Tuesday, September 25, 2018

Each character is unique

R.J. is off on holidays this week, so her good friend and popular cozy writer, Linda Wiken, who also goes by Erika Chase and Essie Lang, is testing her wits with this week’s question, which is a good one. Many thanks Linda.
Everything’s been done. And “they” say Shakespeare wrote every plot. How do you keep your stories new and original? What do you bring to them that makes them fresh?

 I’ve often heard it said that there’s no such thing as a new plot. But, there are new characters, new settings, and new dialogue. And I believe that elements such as these give the baseline plot a different colour, and a plot that belongs to that writer. 
All of our characters are creations of our own minds, no matter how we may borrow from real life (maddening bosses for the villains, dear friends for, well the dear friends’ roles). They have characteristics and traits that we choose in order to make each character stand apart from the others in the cast, and be instantly recognized by the reader. Motivation is unique to each character and that, too fills a writer’s thoughts from the beginning idea for a new book, right through to the typing of The End. 
What makes each character unique? That’s the starting point and from there, we get to know the character and discover such things that are easily described such as habits and gestures. Of course, the internal qualities advise how she reacts to a situation. 
For instance, the investigative reporter walking into a bistro will first look around to see who is there and could there be a possible story sitting at one of the tables. My character, J.J. Tanner, from the Dinner Club Mysteries, being a foodie, will focus on the counter where a variety of taste-tempting dishes are fetchingly displayed. The people part will come after that, and since she is a people person, an event planner, it will follow.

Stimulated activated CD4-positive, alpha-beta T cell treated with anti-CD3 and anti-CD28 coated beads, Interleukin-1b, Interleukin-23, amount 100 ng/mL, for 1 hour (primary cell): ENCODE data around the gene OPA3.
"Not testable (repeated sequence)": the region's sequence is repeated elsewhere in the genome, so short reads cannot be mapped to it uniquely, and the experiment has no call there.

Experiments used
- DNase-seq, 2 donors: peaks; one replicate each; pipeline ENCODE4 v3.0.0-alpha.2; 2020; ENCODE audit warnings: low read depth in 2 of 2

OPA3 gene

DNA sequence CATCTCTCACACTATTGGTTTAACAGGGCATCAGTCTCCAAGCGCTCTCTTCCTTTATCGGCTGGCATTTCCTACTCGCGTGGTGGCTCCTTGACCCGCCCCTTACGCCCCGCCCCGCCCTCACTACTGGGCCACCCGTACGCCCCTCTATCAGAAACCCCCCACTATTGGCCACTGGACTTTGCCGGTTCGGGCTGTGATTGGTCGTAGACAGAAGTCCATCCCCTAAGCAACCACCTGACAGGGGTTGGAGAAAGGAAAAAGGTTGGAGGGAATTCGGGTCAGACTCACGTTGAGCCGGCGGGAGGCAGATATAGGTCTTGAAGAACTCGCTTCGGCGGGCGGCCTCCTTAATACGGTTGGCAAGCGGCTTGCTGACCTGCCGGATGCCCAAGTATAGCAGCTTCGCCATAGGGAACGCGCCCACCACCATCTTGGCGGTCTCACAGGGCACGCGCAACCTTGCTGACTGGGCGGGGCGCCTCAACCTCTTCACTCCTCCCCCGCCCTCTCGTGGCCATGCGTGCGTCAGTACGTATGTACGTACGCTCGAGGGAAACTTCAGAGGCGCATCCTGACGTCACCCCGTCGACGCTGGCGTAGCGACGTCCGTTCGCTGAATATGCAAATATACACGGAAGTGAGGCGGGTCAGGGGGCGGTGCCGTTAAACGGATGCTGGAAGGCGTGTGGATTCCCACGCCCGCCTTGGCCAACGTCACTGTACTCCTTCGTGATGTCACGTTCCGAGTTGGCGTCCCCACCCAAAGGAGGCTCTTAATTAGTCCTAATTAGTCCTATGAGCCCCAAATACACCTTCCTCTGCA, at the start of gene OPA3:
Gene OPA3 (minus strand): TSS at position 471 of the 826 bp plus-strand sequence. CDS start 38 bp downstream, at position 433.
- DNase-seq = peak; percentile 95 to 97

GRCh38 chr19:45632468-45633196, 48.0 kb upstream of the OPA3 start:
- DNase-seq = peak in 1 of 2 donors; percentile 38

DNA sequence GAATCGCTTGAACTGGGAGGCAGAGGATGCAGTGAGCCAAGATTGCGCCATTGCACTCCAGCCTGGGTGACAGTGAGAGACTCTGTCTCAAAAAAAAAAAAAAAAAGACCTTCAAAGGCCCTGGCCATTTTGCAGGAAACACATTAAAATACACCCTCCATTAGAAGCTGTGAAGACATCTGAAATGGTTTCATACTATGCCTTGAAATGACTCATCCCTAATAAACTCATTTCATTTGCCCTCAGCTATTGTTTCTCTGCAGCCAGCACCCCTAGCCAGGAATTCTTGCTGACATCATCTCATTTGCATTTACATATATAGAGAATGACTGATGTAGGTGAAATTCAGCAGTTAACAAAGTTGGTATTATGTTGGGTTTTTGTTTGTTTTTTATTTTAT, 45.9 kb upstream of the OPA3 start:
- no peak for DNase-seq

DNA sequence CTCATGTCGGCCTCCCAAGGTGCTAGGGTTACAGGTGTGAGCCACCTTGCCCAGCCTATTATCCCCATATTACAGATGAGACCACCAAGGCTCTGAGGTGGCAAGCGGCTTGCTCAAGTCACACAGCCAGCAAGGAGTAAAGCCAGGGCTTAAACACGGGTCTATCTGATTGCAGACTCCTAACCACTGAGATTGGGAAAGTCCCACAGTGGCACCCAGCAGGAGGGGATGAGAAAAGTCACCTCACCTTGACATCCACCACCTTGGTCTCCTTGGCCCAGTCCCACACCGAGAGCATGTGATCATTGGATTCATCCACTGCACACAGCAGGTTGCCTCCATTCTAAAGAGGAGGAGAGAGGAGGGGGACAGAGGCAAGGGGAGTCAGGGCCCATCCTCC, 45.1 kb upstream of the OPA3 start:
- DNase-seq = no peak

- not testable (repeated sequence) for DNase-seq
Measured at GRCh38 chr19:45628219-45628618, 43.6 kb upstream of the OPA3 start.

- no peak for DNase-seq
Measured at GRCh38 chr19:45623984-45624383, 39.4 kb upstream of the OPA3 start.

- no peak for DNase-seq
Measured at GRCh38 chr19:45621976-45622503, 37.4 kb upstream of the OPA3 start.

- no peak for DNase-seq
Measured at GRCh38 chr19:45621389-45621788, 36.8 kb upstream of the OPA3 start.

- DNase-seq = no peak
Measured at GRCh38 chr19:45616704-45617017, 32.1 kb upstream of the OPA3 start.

I also believe the key lies in placing our characters in new situations and throwing new challenges at them. It keeps them on their toes and can help an author add dimensions not only to those characters but also to the plots.  Take J.J. again, planning events for others by day, indulging her passion for cookbooks and food by night. She’s very different from the protagonist in my first series, Lizzie Turner of the Ashton Corners Book Club Mysteries (written as Erika Chase). Lizzie was a reading specialist whose personal preferences resided on the mystery bookshelves.
As for the setting, the town square of Shakespeare’s day is very different from what we find in our own cities these days. This can determine in which direction the plot will go. An easy example, riding a horse gives the hero more freedom to chase the bad guys than following in a car. Try it some time. And, I’m certain he never set a play Canada’s Caribbean, the beaches of Western Vancouver Island.
And dialogue…well, you only have to read one line of Shakespeare for your answer!
I’ll guarantee that the Bard did not cover every possible combination of characters, settings and dialogue. Which leaves plenty of scope for those of us who’ve followed. The challenge is more in keeping each of our own stories, particularly in a series, fresh and unique. 

Linda Wiken writes the Dinner Club Mysteries as herself, is writing the new Castle Bookstore Mysteries as Essie Lang, and has written the Ashton Corners Book Club Mysteries as Erika Chase.  She was nominated for an Agatha Award for Best First Novel and has also been short-listed for an Arthur Ellis Award from Crime Writers of Canada for Best Short Story. She is a former mystery bookstore owner and still loves reading all the mysteries she can get her hands on. She also loves singing in a choir, which is not always so pleasant for her Siamese cat, Keesha, who must endure hours of practice.
Her latest book, Marinating in Murder, is the latest and third book in the Dinner Club Mysteries. Writing as Essie Lang, the first in the Castle Bookstore Mysteries, Trouble on the Booksis coming out in March 2019.
 Find out more at lindawiken.com 

4 comments:

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7 Criminal Minds said...

Great insights, Linda!

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